STATE OF ALASKA POLICY AGAINST DISCRIMINATION
IT IS THE POLICY
of the State of Alaska that:
No qualified individual
with a disability shall be excluded, by reason of such disability, from
the participation in or be denied the benefits of the services, programs,
or activities of a state agency or be subjected to discrimination by
any such agency.
No agency shall
discriminate against a qualified individual with a disability, because
of the disability of such individual, in regard to job application procedures,
the hiring, advancement, or discharge of employees, employee compensation,
job training, or any other term, condition, and privilege of employment.
Each agency shall
operate each of its services, programs and activities so that a service,
program or activity, when viewed in its entirety, is readily accessible
to and usable by individuals with disabilities.
Each agency shall
ensure that services, programs and activities conducted through state
grants or contracts are accessible to and useable by individuals with
This web page describes
the State of Alaska ADA complaint procedure. The procedure is designed
to informally resolve a conflict with a state agency if you believe
that an agency is not in compliance with Title II of the Americans with
Disabilities Act of 1990 (ADA). Title II of the ADA Requires that state
government programs, services and benefits be accessible to individuals
In accordance with
AS 44.21.505, employment discrimination complaints subject to Title
I of the ADA will be referred to the state office of equal employment
opportunity in the Department of Administration.
On May 22, 1992,
Governor Hickel established, through Administrative Order No. 129, the
Americans with Disabilities Act compliance program for the executive
branch of Alaska state government. The purpose of the order and the
establishment of the ADA compliance program is to:
Prevent and eliminate
discrimination against individuals with disabilities in employment and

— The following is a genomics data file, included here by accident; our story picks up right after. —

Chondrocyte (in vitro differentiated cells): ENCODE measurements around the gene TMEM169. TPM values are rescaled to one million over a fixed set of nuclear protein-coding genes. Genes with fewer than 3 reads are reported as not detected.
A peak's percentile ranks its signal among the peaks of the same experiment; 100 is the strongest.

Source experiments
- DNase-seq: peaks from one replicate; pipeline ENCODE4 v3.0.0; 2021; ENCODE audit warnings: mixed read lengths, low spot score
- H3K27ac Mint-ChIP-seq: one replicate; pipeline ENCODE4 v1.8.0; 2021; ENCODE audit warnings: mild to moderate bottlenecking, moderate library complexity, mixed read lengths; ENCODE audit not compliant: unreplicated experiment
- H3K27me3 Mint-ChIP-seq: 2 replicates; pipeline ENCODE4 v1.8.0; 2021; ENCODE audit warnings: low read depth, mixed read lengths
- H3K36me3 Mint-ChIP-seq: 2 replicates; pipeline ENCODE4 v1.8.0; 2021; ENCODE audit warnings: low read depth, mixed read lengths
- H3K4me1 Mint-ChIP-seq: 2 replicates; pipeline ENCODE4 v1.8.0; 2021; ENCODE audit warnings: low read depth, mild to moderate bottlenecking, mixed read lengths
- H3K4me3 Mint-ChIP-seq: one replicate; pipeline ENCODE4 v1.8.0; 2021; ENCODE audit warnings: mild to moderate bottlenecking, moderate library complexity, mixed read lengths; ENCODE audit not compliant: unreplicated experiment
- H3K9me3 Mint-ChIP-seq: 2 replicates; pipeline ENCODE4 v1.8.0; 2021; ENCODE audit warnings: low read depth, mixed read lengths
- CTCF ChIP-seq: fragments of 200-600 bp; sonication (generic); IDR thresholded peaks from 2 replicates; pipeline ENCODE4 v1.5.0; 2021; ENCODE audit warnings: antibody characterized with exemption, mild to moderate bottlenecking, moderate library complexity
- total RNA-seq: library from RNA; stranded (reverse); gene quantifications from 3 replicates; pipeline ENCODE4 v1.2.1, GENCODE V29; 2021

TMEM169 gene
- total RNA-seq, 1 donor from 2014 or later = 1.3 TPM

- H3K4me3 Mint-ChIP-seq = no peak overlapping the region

public services within state government; and
Establish policies, guidelines, and procedures for state agencies to
follow in order to comply with title I and title II of the Americans
with Disabilities Act of 1990.
In order to ensure that the state ADA compliance program was implemented,
the governor appointed the director of the Alaska Division of Vocational
Rehabilitation to serve as the state ADA Coordinator, and ordered all
executive branch Commissioners to appoint departmental coordinators.
Department and division ADA Coordinators are the first point of contact
for filing an ADA complaint with a state agency.
TO FILE A TITLE II COMPLAINT WITH THE DEPARTMENT OF JUSTICE (D.O.J.)
Title II prohibits
discrimination based on disability in all programs, activities, and
services of state and local governments.
If you feel you
or another person have been discriminated against by any agency, organization,
or institution covered by title II, you have a right to file a formal
complaint by sending a letter to the D.O.J., You must include the following
1. Your full name,
address, and telephone number, and the name of the party discriminated
2. The name of the agency, organization, or institution that you believe
3. A description of the act or acts of discrimination, the date or dates
of the discriminatory acts, and the name or names of the individuals
who you believe discriminated: and other information that you believe
necessary to support the complaint. Do not send original documents.
Sign and send the
letter to the address below:
Coord./Review Sec./P.O. Box 66118
Washington, D.C. 20035-6118
A. Who may file:
Anyone who believes that they, or a specific class of individuals, have
been subjected to discrimination on the basis of a disability by a state
agency may file a complaint. An authorized representative may file on
B. Where and with whom to file: A complaint is filed by contacting the
ADA coordinator of the department or division where the discriminatory
practice or action happened. (A list of the executive branch ADA coordinators
is provided later in this web site.)
C. Qualified state employee and applicant complaints: All employment
discrimination complaints will be referred to the state office of equal
employment opportunity in the Department of Administration, if an ADA
issue cannot be resolved between a qualified state employee or applicant
and a state agency.
D. Time for filing: A complaint may be filed at any time within 90 days
from the date of the discriminatory practice or action. There must be
compelling reasons (good cause) for extending the 90 day time limit
for filing a complaint.
E. CONTENTS OF COMPLAINT
The complaint must
be in writing and be signed by either you or your representative. The
complaint must contain the following information (see complete complaint
in the DEFINITIONS section later in this web site)
1. Your name, address
and a phone number or TDD number where you can be reached;
2. The state agency where you feel the discrimination occurred; and
3. A detailed description of the discriminatory practice or action which